Wall Street sees potential upsides of UAW auto strikes


United Auto Workers members on strike picket outside General Motors’ Detroit-Hamtramck Assembly plant in Detroit, Sept. 25, 2019.

Michael Wayland / CNBC

DETROIT – Many on Wall Street view potential strikes by United Auto Workers against the Detroit automakers as largely manageable – even seeing investment opportunities.

Some believe potential strikes are already factored into the stocks, while others estimate General Motors, Ford Motor and Stellantis, collectively known as the Detroit automakers, or D-3, can handle such work stoppages and expected labor cost increases. The companies and the union are bargaining contracts for 146,000 union members ahead of an 11:59 p.m. ET Thursday deadline.

“Our theoretical math suggests that labor cost increases should largely be manageable for the D-3. Further, a work stoppage should keep inventories low and support prices staying elevated, which should be a near term offset for higher wages,” RBC Capital Markets analyst Tom Narayan said Thursday in an investor note.

Using Ford, which has the most UAW employees at 57,000, as an example, RBC estimated margin impacts for 10% and 20% raises for union workers would be 0.39% and 0.79%, respectively. That doesn’t factor in potential bonuses and other possible changes such as cost-of-living-adjustments, which the union has made a priority.

What “matters most” is the duration of a potential strike, Jefferies analyst Philippe Houchois said. In an investor note Monday, he estimates each week of a strike could account for 4% to 5% of adjusted earnings at Ford; 3% to 4% at GM; and 1.5% to 2% at Stellantis.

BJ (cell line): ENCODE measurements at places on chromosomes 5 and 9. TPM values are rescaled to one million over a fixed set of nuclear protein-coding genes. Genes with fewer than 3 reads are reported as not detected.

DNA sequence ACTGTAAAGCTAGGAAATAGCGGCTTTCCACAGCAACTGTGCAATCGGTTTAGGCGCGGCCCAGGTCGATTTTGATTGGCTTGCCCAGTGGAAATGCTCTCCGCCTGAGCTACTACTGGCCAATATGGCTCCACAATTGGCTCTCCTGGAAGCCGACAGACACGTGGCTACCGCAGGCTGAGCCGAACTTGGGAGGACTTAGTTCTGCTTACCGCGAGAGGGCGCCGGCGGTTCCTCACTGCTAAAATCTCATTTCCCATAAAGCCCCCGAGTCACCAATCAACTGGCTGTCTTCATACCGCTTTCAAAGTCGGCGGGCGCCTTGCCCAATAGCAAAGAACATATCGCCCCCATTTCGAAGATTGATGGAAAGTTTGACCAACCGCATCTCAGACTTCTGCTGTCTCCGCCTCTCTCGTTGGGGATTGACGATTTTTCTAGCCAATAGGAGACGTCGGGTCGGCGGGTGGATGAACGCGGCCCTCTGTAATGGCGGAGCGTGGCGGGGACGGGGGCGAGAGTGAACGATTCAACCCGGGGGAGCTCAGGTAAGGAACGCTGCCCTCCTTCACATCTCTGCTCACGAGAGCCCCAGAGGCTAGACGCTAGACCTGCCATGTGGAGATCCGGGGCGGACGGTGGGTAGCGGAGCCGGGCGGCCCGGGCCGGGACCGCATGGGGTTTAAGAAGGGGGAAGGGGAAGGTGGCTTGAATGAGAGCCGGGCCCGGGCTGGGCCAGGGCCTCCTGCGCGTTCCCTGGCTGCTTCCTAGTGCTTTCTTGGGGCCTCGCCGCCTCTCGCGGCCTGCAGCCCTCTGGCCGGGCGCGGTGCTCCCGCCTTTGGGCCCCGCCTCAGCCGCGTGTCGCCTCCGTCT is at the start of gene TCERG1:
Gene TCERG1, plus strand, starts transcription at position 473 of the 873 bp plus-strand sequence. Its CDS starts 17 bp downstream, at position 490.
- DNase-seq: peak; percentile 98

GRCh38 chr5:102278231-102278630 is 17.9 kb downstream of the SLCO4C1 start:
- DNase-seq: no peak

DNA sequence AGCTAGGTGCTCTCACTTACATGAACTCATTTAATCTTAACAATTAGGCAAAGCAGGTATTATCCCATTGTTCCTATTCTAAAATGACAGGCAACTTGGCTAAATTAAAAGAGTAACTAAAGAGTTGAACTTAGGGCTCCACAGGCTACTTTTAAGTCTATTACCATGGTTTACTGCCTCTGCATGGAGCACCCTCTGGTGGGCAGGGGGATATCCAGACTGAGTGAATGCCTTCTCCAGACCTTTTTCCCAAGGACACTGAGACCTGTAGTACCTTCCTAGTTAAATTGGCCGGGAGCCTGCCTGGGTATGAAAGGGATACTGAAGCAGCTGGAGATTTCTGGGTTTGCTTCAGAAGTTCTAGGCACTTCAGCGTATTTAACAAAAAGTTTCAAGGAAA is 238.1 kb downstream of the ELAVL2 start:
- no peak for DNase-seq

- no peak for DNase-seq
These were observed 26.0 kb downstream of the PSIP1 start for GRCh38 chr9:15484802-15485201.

Simultaneous national strikes against the Detroit automakers, which the UAW has alluded to doing, would be unprecedented. It could have a ripple effect on the automotive supply chain, U.S. economy and domestic manufacturing. It also would likely tally into billions in losses for the companies in production, sales and other earnings.

A strike against GM in 2019 during the last round of contract negotiations lasted 40 days and cost the automaker $3.6 billion in earnings that year, the company reported at the time.

Morgan Stanley analyst Adam Jonas has continued to say the firm is largely a buyer “across much of our sector leading up to and during contract negotiations.” He estimates labor costs only account for around 4% of the global revenues for the Detroit automakers.

“Bottom line, we’d be a buyer of both F and GM right now and during the negotiations as we believe even a ‘difficult’ outcome can catalyze far bigger changes to strategy and capital discipline that will eventually yield significant and longer lasting benefits to shareholders that will exceed today’s labor headlines,” Jonas said in an Aug. 28 note.

Watch CNBC's full panel discussion on a looming UAW strike

Jonas also said Monday that a strike may be positive for used car prices and relatively good for dealers and rental car companies such as Avis Budget Group and Hertz.

A UAW strike could “drive some headline-related downwards movement to the stocks, but the stocks largely reflect the risks of a material strike,” BofA Securities analyst John Murphy said Friday.

The union’s demands also could be costly if tentative deals are reached. Key demands have included a 40% hourly pay increase, a reduced 32-hour work week, a shift back to traditional pensions, elimination of compensation tiers and restoration of cost-of-living adjustments, among other items on the table.

– CNBC’s Michael Bloom contributed to this report.



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